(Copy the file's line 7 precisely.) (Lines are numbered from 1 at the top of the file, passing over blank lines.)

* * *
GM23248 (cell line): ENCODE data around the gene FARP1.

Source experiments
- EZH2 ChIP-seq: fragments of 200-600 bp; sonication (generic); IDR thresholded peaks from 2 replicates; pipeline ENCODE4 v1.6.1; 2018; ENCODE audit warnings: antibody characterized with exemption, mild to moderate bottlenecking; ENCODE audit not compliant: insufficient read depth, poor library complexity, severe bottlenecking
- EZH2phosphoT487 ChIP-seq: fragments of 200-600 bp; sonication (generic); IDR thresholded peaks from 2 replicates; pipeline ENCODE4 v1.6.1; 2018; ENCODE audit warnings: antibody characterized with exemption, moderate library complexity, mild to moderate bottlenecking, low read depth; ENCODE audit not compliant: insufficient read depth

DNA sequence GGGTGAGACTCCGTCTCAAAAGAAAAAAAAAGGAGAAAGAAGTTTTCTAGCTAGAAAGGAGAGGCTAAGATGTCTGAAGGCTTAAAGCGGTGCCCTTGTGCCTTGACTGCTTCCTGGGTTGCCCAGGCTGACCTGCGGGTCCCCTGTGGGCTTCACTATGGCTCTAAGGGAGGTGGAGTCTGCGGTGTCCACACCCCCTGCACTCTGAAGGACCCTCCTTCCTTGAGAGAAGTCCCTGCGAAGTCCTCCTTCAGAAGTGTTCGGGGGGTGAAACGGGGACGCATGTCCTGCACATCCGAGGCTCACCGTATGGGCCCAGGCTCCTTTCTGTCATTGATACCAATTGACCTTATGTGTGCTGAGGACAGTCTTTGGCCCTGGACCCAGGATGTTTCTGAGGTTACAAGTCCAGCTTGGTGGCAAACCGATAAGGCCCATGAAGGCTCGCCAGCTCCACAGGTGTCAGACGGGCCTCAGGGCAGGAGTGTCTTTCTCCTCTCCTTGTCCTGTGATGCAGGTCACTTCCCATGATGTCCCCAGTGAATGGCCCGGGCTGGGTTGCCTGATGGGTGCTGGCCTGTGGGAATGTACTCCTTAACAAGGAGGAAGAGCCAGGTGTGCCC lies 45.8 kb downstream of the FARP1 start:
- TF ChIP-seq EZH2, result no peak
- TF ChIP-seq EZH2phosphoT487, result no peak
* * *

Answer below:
- TF ChIP-seq EZH2phosphoT487, result no peak